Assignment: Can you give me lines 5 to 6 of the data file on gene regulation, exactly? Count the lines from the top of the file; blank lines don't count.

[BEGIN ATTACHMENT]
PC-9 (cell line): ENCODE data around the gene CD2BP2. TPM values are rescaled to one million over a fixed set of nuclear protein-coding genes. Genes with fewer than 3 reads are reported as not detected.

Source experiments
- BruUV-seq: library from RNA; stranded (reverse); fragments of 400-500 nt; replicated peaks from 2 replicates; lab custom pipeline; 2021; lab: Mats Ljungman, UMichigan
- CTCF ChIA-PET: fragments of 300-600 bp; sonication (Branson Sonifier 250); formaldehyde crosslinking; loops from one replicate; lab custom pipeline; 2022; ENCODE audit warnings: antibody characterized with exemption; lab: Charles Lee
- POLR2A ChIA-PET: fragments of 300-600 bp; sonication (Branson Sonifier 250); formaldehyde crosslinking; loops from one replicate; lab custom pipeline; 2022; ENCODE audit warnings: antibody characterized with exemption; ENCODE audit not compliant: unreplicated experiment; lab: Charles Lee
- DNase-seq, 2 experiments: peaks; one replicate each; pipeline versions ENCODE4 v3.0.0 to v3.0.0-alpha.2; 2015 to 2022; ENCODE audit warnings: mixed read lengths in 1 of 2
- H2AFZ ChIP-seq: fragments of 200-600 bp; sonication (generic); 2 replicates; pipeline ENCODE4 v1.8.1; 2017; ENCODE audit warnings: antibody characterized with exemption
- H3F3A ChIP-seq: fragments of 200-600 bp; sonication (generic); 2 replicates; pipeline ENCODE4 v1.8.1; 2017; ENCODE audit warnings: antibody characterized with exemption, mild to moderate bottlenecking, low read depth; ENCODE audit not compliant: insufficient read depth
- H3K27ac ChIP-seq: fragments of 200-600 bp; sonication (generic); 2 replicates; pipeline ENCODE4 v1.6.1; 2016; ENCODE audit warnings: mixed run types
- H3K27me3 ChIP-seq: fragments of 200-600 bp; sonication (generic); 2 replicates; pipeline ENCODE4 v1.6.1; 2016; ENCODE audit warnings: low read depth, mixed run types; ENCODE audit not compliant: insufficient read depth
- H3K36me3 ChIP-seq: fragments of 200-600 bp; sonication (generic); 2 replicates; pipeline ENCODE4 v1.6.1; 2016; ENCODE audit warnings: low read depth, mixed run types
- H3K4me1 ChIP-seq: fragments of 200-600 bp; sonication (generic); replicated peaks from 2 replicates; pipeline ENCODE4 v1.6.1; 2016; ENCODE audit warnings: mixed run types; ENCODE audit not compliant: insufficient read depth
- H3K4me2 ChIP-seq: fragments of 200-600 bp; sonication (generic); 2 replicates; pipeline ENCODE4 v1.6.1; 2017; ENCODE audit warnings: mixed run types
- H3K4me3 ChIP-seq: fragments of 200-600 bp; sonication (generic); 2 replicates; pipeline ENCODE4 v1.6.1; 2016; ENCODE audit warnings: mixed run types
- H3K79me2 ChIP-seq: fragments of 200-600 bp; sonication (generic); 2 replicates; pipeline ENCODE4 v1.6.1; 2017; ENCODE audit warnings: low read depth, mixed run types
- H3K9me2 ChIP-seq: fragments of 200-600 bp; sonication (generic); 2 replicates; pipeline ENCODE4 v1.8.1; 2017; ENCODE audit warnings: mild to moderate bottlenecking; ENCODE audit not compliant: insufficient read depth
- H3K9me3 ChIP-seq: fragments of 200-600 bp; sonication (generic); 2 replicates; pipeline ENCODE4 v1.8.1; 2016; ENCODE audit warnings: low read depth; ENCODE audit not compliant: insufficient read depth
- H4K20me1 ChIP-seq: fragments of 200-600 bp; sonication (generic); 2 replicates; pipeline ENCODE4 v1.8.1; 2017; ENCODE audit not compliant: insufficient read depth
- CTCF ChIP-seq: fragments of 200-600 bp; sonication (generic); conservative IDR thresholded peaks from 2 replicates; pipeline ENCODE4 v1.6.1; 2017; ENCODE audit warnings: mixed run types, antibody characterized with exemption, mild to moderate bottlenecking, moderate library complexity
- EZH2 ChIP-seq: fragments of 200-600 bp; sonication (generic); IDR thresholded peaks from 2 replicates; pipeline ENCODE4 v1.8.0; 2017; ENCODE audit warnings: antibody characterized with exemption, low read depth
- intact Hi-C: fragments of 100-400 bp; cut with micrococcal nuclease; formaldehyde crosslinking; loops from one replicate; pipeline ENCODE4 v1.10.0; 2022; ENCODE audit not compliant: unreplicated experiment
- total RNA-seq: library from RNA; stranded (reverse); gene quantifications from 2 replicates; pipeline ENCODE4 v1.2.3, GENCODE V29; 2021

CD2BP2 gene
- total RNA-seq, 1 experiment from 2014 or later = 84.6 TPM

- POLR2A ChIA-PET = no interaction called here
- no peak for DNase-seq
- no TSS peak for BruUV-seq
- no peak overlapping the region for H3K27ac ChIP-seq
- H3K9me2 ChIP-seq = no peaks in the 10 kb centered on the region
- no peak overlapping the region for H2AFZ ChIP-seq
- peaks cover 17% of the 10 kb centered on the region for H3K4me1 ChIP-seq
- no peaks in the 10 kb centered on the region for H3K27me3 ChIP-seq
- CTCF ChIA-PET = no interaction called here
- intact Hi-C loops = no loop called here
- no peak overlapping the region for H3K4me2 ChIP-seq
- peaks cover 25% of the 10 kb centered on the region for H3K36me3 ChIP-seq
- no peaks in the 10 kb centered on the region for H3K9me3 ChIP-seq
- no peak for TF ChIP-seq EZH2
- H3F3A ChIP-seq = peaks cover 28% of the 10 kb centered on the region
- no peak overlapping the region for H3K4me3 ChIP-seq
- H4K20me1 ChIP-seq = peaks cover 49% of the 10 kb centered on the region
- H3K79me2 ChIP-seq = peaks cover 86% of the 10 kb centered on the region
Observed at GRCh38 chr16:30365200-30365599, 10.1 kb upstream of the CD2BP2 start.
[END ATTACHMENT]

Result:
- POLR2A ChIA-PET: fragments of 300-600 bp; sonication (Branson Sonifier 250); formaldehyde crosslinking; loops from one replicate; lab custom pipeline; 2022; ENCODE audit warnings: antibody characterized with exemption; ENCODE audit not compliant: unreplicated experiment; lab: Charles Lee
- DNase-seq, 2 experiments: peaks; one replicate each; pipeline versions ENCODE4 v3.0.0 to v3.0.0-alpha.2; 2015 to 2022; ENCODE audit warnings: mixed read lengths in 1 of 2